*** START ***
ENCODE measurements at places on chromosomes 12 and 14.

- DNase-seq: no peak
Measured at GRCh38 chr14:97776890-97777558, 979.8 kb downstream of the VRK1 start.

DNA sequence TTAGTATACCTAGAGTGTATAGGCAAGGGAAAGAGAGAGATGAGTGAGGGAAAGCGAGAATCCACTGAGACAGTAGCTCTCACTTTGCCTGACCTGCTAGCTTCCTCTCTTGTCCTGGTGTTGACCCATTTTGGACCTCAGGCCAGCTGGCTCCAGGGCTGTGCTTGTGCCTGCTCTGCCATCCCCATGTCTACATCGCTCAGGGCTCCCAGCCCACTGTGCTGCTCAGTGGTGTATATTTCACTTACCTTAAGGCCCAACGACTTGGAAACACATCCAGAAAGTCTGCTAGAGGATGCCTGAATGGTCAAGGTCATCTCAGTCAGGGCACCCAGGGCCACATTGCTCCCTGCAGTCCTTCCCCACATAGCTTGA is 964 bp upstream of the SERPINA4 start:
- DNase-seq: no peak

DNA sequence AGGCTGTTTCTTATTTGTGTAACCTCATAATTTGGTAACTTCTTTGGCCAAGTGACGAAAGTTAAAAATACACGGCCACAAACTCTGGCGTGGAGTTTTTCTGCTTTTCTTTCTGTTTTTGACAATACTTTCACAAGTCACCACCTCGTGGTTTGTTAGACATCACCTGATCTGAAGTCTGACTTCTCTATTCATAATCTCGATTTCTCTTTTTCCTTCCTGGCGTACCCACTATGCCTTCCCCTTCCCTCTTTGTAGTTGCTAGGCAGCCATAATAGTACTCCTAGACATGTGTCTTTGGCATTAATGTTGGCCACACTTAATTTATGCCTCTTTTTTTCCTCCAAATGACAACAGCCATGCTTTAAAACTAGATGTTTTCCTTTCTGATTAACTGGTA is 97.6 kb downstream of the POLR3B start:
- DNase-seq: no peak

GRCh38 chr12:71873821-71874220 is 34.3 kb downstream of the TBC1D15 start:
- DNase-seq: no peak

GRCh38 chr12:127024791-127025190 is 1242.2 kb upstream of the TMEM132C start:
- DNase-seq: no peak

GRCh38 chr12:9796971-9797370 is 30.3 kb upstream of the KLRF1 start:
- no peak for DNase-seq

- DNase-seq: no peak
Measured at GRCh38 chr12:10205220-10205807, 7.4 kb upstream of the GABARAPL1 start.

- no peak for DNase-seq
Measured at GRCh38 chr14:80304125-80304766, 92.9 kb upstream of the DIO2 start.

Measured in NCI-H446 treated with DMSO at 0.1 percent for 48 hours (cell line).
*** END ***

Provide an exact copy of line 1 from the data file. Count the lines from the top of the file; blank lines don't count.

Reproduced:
ENCODE measurements at places on chromosomes 12 and 14.